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Fight against fire blight

Burst bark, mucus secretions, blackened leaves, crop failures – these all represent huge ecological and economic damage and are known as fire blight. Fire blight is an example of how increasing global trade and traffic very quickly leads to the spread of a pathogen across almost the entire world.

Ralf Thomas Voegele and Stefan Kunz from the University of Constance have been working in cooperation with the Constance-based company Bio-Protect on this bacterial disease. Together with their team of five students, the two researchers have started their fourth project on how the abatement of the fire blight-causing bacteria can be improved. Fire blight is a bacterial disease that is especially destructive to fruit and ornamental trees. The bacterium Erwinia amylovora destroys the plants. The infestation of plants with the bacteria depends on the interaction between climate, location, plant variety, vitality, bacterial density and cultivation methods. “The period with the greatest risk of infection is spring and summer. The bacteria particularly infect blossom,” said Ralf Thomas Voegele. Fire blight is especially destructive to agricultural plants, in particular to pear and apple trees. The disease occurred for the first time more than 200 years ago in the United States and in Europe in 1957. In 1989, fire blight was detected in the second largest fruit growing area in Germany, the Lake Constance area.

The years 2004 and 2007 were extreme fire blight years in the Lake Constance area and in Switzerland. The team of biologists led by Voegele and Kunz is hoping to glean further details on the fire blight pathogen. “There is growing evidence that the bacteria also occur in tissue that does not display the typical fire blight symptoms. This means that the disease does not break out, which makes the work of the researchers difficult. In the first project, which came to an end in 2007, the biologists took their mobile laboratory to collect field samples and they succeeded in detecting the pathogen so early that further damage was avoided.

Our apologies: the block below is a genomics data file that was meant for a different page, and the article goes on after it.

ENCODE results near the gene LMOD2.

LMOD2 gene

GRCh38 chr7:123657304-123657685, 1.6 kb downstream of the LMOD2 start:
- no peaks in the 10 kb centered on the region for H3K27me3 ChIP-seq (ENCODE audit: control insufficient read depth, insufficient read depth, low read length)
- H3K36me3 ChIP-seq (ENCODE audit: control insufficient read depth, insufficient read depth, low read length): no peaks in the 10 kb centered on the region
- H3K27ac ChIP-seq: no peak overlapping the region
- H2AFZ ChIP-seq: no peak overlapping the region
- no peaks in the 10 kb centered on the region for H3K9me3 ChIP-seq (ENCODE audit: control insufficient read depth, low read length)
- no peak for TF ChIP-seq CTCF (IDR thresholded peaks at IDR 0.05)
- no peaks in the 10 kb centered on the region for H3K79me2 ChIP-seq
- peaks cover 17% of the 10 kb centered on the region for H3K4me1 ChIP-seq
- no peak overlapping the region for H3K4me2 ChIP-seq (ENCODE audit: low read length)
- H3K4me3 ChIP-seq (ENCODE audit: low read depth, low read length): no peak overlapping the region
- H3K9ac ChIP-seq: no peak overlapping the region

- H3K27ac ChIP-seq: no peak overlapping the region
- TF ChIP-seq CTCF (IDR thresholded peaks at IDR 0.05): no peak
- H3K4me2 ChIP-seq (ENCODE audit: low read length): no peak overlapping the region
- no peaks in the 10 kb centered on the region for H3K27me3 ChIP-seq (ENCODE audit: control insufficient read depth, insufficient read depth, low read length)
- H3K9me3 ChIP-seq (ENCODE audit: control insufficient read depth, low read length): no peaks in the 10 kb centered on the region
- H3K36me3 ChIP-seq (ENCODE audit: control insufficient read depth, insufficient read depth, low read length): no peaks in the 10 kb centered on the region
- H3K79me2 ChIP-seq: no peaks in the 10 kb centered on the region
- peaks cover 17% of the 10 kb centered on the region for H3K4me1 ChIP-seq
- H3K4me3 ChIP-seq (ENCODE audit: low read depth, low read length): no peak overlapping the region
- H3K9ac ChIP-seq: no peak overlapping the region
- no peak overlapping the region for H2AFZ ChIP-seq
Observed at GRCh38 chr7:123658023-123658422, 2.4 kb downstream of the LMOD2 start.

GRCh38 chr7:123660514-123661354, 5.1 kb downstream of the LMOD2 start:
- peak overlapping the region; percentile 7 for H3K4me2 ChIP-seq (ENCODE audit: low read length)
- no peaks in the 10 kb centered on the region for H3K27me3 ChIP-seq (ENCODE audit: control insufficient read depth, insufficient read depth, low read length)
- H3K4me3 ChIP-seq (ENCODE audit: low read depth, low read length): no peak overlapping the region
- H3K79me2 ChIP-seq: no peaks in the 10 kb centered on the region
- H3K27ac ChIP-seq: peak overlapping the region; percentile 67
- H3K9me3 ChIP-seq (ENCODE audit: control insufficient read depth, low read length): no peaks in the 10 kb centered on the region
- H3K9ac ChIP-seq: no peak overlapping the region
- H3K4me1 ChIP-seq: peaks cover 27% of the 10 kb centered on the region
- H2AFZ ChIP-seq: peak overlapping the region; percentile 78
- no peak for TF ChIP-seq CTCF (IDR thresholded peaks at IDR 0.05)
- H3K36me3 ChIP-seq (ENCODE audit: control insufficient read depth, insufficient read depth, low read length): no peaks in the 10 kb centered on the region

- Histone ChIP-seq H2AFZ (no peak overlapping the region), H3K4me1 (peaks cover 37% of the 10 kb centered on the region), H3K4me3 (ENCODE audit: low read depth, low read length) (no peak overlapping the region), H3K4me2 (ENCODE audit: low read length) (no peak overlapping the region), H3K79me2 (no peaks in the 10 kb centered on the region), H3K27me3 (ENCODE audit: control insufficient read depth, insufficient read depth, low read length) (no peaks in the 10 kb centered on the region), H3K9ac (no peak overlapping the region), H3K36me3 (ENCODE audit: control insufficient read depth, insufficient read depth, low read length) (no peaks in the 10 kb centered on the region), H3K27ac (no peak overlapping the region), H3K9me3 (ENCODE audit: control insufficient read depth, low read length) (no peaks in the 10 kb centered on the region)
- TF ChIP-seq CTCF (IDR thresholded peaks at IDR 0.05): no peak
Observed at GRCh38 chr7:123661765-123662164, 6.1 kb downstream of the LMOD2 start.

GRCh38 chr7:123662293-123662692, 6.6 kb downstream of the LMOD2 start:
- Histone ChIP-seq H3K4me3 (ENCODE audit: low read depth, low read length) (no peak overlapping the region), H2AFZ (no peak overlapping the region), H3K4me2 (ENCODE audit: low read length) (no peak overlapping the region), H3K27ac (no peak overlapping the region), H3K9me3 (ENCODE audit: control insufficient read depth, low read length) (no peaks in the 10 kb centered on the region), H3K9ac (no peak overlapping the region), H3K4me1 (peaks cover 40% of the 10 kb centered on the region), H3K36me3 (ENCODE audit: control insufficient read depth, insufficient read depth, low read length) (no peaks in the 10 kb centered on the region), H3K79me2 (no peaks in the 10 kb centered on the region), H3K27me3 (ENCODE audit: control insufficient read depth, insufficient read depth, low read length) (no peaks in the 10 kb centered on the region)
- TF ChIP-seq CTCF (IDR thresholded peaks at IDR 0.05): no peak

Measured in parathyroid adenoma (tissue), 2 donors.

The following projects are aimed at the clarification of pathogenesis and epidemiology. An important aspect of the examinations is that the spread of the pathogen depends on apple varieties and cultivation methods. In addition, Stefan Kunz is also investigating diverse substances to see how efficient they are in preventing the infection of blossom. In Germany streptomycin has been used since 1994 in exceptional cases to combat fire blight. Streptomycin use has to be expressly authorised. “The antibiotic streptomycin reduces fire blight by approximately 80 per cent. At the moment, it is the only substance that can keep fire blight in check. However, ecological agriculture requires alternative methods to combat the bacterial infestation,” said Kunz. In addition, the use of antibiotics in agriculture is a highly controversial topic – in particular since the permitted threshold limits in honey have repeatedly been exceeded.

In practice, there are many rumours flying around about alternative plant vaccines or plant strengtheners, but there is no scientific evidence of their effectiveness. “We have established laboratory and greenhouse trials, in which we are carrying out tests on a broad basis. We will then take the most effective substances and test them in field trials,” said Stefan Kunz. Alternative research has so far focused on yeast substances and these have proved to be excellent alternatives. However, these alternatives also have some disadvantages, such as higher cost and the risk of rust in plants. In the new Interreg IV project, Ralf Thomas Voegele and Stefan Kunz’s team plans to expand the current results and focus on substance research as well as on the susceptibility and behaviour of the bacteria. Further focus will also be put on high-trunk plants as a potential source of fire blight and suitable cultivation methods. In addition to EU funding through the Interreg IV programme, the researchers also receive financial support through the Federal Ministry of Food, Agriculture and Consumer Protection.

Source: Südkurier (Elisa Jendrusch) - 22nd April 2008 (P)
Website address: https://www.gesundheitsindustrie-bw.de/en/article/news/fight-against-fire-blight